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Drug Kingpins Face Justice

The Caremark settlement bodes poorly for drug administrators.



could soon pay an industry-high fine to settle a government probe into the business practices of a company it acquired, sources close to the investigation say.

Under the proposed deal, the giant pharmacy benefit manager, or PBM, would pony up $100 million to end a six-year investigation into past conduct of AdvancePCS. In comparison,



-- Caremark's larger peer -- last year paid less than one-third of that amount to settle a multistate probe of its own operations.

Government prosecutors have long questioned whether the PBM industry in general, and AdvancePCS in particular, violated anti-kickback laws when negotiating deals with drug manufacturers. They have specifically focused on financial incentives that may have led PBMs to improperly favor certain drugs on their recommended lists for customers. They have sought to determine whether PBMs chose the most affordable and suitable drugs for their so-called "formularies" or selected other drugs that maximized their profits instead.

PBMs have always insisted that they operate legally and save their customers money. However, they have come under mounting government scrutiny because of suspicions that they pocket too much of the savings for themselves.

By now, all three major PBMs -- Medco, Caremark and



-- face government investigations. Caremark would remain saddled with considerable legal exposure even after the AdvancePCS deal.

Patrick Burns, a spokesman for Taxpayers Against Fraud, calls the proposed AdvancePCS settlement the first major one involving significant monetary fines to come from the embattled PBM industry. He also portrays the deal as an important victory for James Sheehan, the associate U.S. attorney in the Eastern District of Pennsylvania, who has made a name for himself by cracking down on health care fraud in general and PBMs in particular.

Burns says the big AdvancePCS settlement should serve as a warning to others in the group. Notably, Medco remains a major target of the Philadelphia prosecutor.

"Sheehan is a serious lawyer who builds solid cases," Burns says. "If he's riding on you, you should be worried. ... He's got too many cases to chase bad ones."

Still, PBM stocks have performed well despite all of the regulatory exposure. The two largest PBMs, Medco and Caremark, have seen their stocks jump at least 40% in a year. The third, ExpressScripts, has climbed at about half that pace due in part to concerns over an investigation by crusading New York Attorney General Eliot Spitzer.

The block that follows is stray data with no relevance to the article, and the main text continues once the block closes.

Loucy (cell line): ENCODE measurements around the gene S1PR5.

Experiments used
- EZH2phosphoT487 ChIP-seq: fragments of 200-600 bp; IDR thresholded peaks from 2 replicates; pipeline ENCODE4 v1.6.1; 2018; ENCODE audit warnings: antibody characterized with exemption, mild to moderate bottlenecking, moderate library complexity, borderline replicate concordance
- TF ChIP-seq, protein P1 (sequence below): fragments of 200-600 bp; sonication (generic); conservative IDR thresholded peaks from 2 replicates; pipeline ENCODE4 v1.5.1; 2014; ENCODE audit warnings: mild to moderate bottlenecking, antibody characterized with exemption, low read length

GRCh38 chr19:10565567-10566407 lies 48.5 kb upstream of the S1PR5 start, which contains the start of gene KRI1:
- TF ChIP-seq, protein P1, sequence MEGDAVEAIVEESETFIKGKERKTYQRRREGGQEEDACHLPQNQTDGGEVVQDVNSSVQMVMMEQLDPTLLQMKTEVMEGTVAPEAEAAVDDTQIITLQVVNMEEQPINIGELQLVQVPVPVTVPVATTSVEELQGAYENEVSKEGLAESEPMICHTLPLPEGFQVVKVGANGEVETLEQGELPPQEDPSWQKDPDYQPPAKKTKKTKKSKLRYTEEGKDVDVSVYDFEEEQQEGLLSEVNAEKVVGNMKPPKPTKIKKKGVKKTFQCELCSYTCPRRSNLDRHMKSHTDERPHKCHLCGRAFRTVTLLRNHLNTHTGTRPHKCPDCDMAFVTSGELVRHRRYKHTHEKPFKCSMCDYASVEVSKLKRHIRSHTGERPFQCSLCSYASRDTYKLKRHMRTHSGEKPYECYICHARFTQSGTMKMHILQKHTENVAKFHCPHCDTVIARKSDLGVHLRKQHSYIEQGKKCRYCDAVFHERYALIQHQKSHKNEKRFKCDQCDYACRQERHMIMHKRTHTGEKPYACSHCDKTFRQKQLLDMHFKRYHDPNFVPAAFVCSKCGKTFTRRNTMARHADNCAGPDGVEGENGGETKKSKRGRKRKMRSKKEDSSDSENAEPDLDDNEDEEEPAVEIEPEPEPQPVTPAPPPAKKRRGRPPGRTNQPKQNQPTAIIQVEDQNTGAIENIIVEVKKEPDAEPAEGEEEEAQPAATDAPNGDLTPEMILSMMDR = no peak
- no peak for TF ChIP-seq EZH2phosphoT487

Caremark could not be reached Friday morning to comment on the proposed deal.


If approved, the AdvancePCS settlement would end a long and sometimes contentious battle with Sheehan's office.

AdvancePCS's final quarterly report, filed before the company's 2004 merger with Caremark, offered a glimpse into that probe. In 1999, the filing says, the Department of Health and Human Services subpoenaed an AdvancePCS subsidiary as part of an industrywide investigation led by the Eastern District of Pennsylvania. The company says that it "provided documents responsive to that subpoena" but then goes on to expose a later dispute between the two parties.

Specifically, the company reveals that none other than the head of the Department of Justice -- the U.S. attorney general himself -- stepped in to help the government secure information.

"The Department of Justice did something which is very rare," Burns says. "This is the only case I know of where

Attorney General John Ashcroft used a civil investigative demand to break through the stonewalling of a corporation."

In September 2002, the filing says, a federal court issued a ruling allowing the two parties to work out their differences. Ultimately, AdvancePCS agreed to let prosecutors interview certain of its employees for the case.

But a

Wall Street Journal

"Heard on the Street" column in the summer of 2003 portrayed that process as anything but friendly.

"AdvancePCS is fighting back stoutly in court, saying that it has done nothing wrong and that Mr. Sheehan has no basis for his probe," the


reported. And "in an unusual and aggressive move, the company is attacking the personal motives and ethics of Mr. Sheehan."

Since then, Medco has also attempted to discredit Sheehan when defending itself in public. Right now, the company faces a 2006 trial that could wind up being the biggest case of Sheehan's career.

In the meantime, Medco has already agreed to change its business practices -- notably promising to be more transparent -- as part of the multistate deal that involved Sheehan's office as well. However, the company continues to deny any wrongdoing while promising to vigorously defend itself against the charges that remain.


Meanwhile, Caremark still faces plenty of challenges of its own.

For starters, two former Caremark pharmacists have sued the company under the False Claims Act for allegedly switching, canceling and even reselling prescriptions. Damages in that case could total $100 million as well.

Secondly, the company faces yet another whistleblower lawsuit -- this one alleging Medicaid fraud -- that has attracted strong interest from both federal and state prosecutors. That case, too, could trigger significant damages.

For its part, Caremark has denied the allegations in the first case and declined to discuss the second. It has indicated in court, however, that it believes it has done nothing wrong.